With a judge finding Panthers defensive end Greg Hardy guilty on Tuesday of assault on a female and communicating threats, Hardy would seem to be in line for punishment from the NFL under the personal-conduct policy. That may not be the case.
Hardy’s situation is complicated by the two-step process in North Carolina that allowed him to stand trial before a judge and then, if convicted, before a jury. As a result, the case has not been resolved yet.
That’s an important factor under the policy, because a first-time offender ordinarily doesn’t face action “until there has been a disposition of the proceeding.” While that may or may not delay discipline until a player convicted at a jury trial has exhausted all appeals, it would seem to prevent the league from taking action against Hardy in the wake of Tuesday’s outcome.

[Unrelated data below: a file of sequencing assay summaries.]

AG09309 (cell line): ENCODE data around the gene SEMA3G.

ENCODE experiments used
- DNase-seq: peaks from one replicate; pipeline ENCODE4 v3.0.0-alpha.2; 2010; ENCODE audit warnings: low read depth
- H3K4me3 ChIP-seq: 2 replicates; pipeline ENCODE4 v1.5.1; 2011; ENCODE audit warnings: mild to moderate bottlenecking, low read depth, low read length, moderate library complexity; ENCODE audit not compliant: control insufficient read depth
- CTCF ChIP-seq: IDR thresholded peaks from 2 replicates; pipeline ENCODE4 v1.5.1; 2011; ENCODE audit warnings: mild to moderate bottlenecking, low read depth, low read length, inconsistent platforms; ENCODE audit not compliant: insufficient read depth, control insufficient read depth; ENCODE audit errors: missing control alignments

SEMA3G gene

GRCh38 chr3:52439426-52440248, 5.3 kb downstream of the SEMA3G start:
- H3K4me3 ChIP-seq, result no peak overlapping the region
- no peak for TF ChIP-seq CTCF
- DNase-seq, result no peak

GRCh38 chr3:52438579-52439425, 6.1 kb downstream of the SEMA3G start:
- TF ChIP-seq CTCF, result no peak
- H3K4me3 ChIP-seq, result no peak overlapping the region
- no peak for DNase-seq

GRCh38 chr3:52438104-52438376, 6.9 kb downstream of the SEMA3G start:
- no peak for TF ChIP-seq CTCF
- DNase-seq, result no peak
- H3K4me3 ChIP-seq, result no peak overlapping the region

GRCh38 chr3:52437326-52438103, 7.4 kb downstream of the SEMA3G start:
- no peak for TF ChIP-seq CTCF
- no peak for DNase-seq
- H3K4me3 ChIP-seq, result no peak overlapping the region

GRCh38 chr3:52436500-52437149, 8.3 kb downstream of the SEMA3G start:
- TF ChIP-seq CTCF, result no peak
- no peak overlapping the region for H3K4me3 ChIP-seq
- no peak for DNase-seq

Then again, the league can do whatever it wants. For now, the NFL is monitoring the situation. If the NFL determines based on, for example, a review of Tuesday’s transcript that the case presents “egregious circumstances, significant bodily harm or risk to third parties,” a suspension can be imposed for a first offense.
Also, keep in mind that the Panthers separately could take action against Hardy, suspending him up to four weeks for conduct detrimental to the team and saving more than $770,000 per week under his $13.1 million franchise tender for 2014.